“It’s a great relationship,” Holmoe said. “Every year of the relationship, new things have occurred and we’ve gotten stronger. ESPN is changing as we watch, and we’re changing, but together we feel good about each other. I really respect that company and the people that run it.”

Even with digital platforms such as YouTube, Hulu, Netflix, Yahoo and Amazon reportedly attempting to make a foray into live sports production, Holmoe is confident BYU will remain tied to ESPN, in large part because of the freedom and opportunity the network also provides its in-house broadcaster, BYUtv.

“We’re going to be with ESPN,” he said. “I don’t think there is anything in the near future that will turn that upside down. ESPN has been so good to us that we will be with them.”

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No bowls … yet

After the Poinsettia Bowl announced it was shutting down to allow its parent company to more fully focus on the Holiday Bowl in San Diego, the Cougars were left without a bowl contract for the upcoming year.

Enter ESPN again, and Holmoe isn’t worried about BYU finding a place to potentially play in the postseason in 2017.

“We’re talking to ESPN right now to fit in a bowl game,” said Holmoe, who called the Cougars’ bowl situation "unknown right now." "It’ll be interesting to see how that works, but ESPN has a lot of bowls they own.

“With our relationship with ESPN, we don’t have two games in a row settled,” said Holmoe.

Rose secure

Holmoe has seen the frustrations aired against the BYU men’s basketball program, including at head coach Dave Rose and a team that has started as many as three sophomores and/or two freshmen during the season.

Many of those frustrations were calmed Saturday night with the Cougars’ win over then-No. 1 Gonzaga, the Cougars’ first-ever win against the top-ranked team in the country.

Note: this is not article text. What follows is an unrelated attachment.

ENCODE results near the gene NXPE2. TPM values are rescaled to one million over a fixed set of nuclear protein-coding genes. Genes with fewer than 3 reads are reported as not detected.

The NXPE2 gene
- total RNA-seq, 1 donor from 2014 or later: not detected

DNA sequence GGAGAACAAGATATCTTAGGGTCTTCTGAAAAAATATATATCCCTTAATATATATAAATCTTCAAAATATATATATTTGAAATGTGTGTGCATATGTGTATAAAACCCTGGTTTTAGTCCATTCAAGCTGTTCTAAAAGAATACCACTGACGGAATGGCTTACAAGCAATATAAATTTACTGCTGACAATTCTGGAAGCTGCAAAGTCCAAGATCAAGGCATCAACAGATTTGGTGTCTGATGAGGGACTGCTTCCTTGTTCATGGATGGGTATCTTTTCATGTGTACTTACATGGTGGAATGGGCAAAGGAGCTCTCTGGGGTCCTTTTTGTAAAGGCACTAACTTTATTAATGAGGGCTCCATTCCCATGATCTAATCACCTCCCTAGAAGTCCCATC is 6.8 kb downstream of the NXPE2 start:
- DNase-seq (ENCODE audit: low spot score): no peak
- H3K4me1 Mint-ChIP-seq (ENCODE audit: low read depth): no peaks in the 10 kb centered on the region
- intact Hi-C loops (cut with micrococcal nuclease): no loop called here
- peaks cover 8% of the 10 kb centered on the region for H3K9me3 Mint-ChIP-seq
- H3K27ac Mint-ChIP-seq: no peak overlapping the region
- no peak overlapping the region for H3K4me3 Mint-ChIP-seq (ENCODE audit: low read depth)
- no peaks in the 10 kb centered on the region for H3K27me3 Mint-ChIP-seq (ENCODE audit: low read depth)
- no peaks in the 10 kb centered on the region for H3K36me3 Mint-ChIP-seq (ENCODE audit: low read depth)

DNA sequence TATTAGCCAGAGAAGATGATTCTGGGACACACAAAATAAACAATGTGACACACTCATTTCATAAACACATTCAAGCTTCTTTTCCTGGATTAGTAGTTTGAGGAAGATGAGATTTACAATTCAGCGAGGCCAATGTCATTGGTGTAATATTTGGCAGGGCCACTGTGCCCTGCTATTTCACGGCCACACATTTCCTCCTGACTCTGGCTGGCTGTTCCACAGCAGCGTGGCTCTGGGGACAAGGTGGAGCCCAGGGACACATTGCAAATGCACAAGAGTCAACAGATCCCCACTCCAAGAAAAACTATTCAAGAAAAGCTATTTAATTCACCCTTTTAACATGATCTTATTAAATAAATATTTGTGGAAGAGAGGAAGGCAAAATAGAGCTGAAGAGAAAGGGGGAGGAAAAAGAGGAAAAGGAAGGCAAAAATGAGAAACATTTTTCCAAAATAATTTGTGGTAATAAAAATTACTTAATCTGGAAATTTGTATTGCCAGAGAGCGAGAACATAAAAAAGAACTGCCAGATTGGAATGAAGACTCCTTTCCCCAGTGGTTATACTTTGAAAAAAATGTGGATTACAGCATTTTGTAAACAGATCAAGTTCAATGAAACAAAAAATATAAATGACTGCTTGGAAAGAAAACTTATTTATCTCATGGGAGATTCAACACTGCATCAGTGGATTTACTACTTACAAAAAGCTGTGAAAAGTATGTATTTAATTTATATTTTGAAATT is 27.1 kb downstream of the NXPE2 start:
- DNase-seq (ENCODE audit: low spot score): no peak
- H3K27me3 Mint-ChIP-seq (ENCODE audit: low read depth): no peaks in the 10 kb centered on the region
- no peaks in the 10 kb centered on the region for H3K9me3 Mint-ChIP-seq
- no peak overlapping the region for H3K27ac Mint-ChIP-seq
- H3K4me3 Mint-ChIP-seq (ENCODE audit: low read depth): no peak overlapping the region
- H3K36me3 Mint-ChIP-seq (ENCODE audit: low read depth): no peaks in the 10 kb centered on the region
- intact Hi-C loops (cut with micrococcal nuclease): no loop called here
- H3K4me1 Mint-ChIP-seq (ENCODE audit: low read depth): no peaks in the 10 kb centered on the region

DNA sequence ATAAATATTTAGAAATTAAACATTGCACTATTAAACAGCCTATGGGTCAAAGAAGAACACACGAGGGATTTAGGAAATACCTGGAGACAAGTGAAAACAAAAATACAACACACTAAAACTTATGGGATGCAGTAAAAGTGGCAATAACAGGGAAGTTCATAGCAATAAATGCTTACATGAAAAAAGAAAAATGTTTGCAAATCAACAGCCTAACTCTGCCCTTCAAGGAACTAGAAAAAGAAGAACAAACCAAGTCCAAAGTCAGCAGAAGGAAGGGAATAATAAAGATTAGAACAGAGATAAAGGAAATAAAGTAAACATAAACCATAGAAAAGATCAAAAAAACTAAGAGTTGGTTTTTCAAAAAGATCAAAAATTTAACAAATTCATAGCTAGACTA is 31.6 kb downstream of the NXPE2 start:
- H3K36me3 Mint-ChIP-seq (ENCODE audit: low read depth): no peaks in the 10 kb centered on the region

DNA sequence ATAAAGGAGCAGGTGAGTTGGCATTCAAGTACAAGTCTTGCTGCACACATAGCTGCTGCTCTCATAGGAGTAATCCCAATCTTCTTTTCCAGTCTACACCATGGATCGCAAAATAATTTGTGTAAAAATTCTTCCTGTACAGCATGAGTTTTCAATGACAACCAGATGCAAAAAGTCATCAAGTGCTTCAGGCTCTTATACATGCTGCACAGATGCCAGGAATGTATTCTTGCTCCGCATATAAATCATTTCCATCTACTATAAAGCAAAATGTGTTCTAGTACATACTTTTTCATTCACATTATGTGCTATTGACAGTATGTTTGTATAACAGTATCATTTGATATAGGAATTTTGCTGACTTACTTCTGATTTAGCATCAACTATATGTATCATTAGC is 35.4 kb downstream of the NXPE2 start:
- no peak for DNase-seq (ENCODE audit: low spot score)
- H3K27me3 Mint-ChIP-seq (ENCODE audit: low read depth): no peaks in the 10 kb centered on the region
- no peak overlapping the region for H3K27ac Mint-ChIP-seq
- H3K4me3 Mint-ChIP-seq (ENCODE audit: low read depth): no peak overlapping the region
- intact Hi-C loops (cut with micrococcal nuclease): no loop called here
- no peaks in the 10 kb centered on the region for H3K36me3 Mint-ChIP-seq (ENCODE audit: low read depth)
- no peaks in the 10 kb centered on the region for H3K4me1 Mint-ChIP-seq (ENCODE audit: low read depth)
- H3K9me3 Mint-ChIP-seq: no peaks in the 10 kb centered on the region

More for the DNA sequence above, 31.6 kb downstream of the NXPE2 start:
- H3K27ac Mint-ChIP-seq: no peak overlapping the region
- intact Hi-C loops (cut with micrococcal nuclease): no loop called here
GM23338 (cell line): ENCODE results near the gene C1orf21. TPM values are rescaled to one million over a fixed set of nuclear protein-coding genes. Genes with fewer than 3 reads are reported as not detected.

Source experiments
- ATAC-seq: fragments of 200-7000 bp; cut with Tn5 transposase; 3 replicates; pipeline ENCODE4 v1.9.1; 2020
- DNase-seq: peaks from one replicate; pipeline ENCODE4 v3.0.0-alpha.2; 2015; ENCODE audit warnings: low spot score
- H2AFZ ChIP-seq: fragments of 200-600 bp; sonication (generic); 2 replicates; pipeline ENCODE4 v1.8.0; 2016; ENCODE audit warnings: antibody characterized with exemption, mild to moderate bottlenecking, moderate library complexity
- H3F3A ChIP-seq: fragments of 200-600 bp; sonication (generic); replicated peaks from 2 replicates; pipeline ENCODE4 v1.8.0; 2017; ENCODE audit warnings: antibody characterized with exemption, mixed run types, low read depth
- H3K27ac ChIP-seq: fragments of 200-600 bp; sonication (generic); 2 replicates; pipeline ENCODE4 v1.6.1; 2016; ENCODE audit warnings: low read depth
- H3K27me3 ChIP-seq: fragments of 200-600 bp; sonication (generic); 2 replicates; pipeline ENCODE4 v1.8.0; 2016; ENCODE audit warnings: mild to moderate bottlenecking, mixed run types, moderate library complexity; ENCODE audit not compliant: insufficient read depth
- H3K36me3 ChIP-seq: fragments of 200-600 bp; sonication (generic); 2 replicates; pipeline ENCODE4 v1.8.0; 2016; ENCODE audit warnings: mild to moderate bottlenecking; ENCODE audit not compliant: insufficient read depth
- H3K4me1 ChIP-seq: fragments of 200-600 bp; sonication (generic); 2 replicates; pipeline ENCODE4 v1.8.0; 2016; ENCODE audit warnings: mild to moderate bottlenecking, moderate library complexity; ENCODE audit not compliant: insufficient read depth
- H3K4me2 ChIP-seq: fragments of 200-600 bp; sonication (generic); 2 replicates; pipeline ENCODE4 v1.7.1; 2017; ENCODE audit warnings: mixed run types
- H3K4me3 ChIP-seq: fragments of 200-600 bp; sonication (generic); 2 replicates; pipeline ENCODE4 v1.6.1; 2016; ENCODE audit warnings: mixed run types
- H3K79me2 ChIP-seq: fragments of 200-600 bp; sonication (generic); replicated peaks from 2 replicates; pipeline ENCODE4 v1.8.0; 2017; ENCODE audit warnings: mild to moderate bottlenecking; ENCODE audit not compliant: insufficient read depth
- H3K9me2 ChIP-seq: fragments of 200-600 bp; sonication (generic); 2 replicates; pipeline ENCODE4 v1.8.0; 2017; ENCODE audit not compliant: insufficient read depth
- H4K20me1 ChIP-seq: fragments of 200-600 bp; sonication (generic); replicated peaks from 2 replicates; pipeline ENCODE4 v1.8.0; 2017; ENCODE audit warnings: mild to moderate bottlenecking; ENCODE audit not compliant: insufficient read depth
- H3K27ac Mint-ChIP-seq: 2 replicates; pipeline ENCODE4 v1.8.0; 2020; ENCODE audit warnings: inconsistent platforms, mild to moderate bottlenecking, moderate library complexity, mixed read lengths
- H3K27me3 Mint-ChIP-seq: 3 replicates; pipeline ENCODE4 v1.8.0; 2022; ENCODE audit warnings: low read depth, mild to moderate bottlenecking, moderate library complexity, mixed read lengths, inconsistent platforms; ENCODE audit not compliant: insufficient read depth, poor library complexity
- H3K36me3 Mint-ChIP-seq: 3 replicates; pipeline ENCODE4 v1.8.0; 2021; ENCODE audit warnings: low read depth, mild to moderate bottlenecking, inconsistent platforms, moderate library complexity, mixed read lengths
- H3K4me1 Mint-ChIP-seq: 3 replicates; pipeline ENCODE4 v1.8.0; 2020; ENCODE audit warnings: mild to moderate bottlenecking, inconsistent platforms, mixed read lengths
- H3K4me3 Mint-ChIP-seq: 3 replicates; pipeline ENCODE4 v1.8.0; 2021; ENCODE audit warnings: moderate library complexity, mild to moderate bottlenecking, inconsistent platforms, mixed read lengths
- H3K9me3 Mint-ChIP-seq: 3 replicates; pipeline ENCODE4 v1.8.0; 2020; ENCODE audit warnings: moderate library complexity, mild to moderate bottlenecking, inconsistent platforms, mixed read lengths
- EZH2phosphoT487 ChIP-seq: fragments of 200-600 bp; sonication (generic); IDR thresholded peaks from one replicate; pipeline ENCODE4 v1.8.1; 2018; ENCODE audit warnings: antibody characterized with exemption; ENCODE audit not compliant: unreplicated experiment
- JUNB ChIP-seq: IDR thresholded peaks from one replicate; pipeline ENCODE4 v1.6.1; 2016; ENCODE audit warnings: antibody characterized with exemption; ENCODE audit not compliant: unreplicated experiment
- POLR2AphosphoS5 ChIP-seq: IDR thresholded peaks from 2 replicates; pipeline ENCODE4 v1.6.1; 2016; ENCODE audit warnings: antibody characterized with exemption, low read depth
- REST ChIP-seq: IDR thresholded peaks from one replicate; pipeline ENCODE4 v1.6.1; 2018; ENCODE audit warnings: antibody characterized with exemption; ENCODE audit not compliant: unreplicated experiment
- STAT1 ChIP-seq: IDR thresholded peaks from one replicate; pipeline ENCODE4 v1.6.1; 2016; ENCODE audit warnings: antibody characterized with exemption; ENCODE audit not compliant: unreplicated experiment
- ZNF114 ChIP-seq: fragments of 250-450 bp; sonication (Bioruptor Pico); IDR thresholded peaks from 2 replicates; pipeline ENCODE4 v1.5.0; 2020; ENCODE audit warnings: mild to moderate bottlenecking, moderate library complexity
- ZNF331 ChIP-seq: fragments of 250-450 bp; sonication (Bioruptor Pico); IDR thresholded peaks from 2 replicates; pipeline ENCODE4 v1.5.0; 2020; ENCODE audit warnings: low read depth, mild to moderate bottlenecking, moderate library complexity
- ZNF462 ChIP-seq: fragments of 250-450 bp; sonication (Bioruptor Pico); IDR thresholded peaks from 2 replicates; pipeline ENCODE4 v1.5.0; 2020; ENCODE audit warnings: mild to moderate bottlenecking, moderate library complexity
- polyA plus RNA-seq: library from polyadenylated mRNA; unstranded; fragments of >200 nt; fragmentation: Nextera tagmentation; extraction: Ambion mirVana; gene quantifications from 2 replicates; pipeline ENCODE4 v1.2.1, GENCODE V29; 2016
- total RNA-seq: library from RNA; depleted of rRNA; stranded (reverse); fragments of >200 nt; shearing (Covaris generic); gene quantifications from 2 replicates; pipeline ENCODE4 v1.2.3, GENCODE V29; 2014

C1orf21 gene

“People are impatient with lack of exceptional results, and it’s been an up-and-down year, as Dave would say,” Holmoe said. “But I know each one of those players extraordinarily well. We saw unbelievable flashes from the players from time to time.

“I like the fact that we’ve got a young team, and we’ve got a couple of years together. So I feel good about the present and the future.”

Eyes on Provo High

Speaking of the future, Holmoe has had several ideas about how the school could use the area directly across University Avenue from BYU’s Indoor Practice Facility that BYU recently bought for $25 million.

But that’s not his call. He said the decision for the university to buy the lot from Provo School District was a good idea, and he’s confident it will be used well. But the lot may not have athletics in its future, either; one idea could involve the school’s Harris Fine Arts Center as it undergoes massive-but-necessary renovations, for example.

“I really have no indication of what that property will be used for,” Holmoe said. “I have a lot of ideas, but they don’t seem to like those ideas.”